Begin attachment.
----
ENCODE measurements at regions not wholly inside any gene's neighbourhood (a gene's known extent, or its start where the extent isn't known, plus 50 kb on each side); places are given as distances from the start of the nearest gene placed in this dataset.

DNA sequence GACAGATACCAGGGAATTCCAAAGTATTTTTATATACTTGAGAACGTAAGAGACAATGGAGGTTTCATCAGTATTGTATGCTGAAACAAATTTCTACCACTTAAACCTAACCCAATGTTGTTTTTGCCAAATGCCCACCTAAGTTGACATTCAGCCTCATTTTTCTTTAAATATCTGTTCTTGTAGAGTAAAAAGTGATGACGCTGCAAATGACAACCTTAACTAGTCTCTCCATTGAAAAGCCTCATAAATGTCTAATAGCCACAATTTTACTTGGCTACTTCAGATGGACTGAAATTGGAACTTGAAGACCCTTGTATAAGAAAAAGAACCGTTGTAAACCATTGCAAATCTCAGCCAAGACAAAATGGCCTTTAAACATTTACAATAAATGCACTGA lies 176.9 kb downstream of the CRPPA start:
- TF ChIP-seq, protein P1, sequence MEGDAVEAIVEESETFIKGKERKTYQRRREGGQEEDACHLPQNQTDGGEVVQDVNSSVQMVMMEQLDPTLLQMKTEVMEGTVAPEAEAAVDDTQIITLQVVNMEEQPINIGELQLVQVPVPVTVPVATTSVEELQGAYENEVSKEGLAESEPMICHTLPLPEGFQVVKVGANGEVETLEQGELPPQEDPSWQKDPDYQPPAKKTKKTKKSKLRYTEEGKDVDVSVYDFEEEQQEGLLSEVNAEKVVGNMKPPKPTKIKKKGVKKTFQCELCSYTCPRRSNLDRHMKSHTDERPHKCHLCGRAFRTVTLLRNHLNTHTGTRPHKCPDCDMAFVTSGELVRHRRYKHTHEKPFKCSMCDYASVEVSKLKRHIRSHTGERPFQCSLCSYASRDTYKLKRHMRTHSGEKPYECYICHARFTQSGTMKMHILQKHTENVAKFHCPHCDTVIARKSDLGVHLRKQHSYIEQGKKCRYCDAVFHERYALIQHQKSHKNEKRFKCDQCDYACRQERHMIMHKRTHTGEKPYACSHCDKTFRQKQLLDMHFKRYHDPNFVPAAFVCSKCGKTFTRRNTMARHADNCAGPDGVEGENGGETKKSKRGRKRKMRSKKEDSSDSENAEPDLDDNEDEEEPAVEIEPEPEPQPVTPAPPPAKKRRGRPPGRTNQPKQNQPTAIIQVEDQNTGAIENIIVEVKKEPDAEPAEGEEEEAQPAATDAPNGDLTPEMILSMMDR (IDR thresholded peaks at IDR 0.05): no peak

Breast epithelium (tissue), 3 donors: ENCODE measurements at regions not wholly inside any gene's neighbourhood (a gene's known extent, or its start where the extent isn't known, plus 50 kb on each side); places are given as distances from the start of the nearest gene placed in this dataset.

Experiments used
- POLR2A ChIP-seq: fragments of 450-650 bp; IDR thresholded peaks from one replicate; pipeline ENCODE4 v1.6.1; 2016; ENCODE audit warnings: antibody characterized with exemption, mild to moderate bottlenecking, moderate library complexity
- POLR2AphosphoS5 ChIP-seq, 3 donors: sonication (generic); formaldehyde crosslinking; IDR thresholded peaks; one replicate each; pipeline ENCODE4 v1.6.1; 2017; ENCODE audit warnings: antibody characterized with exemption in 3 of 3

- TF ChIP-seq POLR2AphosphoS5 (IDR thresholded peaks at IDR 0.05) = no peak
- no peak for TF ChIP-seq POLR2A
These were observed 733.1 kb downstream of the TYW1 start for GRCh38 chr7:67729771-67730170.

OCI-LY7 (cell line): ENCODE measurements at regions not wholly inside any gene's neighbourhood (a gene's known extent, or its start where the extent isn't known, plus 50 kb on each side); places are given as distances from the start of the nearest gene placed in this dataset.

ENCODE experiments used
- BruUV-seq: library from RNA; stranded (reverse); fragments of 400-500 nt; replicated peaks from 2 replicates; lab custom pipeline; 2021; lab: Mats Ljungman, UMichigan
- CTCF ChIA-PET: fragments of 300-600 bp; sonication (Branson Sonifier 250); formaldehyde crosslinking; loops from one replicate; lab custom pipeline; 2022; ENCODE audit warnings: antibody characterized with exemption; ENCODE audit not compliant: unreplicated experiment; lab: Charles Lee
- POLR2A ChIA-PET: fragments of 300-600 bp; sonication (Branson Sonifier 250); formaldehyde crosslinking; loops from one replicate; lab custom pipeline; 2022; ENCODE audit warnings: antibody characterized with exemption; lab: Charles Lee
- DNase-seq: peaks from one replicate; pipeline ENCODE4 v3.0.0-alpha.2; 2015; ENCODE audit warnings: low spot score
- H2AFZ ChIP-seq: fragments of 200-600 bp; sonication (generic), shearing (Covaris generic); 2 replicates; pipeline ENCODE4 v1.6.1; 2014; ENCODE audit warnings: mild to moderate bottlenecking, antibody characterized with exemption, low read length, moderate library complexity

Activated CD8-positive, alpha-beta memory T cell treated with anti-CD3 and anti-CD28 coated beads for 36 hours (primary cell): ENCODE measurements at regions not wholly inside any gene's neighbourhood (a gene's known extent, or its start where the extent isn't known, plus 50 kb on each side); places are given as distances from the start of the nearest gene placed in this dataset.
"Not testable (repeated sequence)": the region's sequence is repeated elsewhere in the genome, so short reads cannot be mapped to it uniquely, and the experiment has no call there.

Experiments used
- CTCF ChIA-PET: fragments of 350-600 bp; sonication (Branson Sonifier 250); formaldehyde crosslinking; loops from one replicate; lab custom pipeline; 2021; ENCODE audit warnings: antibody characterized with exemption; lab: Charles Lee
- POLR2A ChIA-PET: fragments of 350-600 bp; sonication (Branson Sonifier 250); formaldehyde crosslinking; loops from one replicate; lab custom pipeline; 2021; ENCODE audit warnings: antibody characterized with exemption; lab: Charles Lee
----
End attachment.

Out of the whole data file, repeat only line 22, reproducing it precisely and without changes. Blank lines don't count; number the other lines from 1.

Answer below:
- POLR2A ChIA-PET: fragments of 350-600 bp; sonication (Branson Sonifier 250); formaldehyde crosslinking; loops from one replicate; lab custom pipeline; 2021; ENCODE audit warnings: antibody characterized with exemption; lab: Charles Lee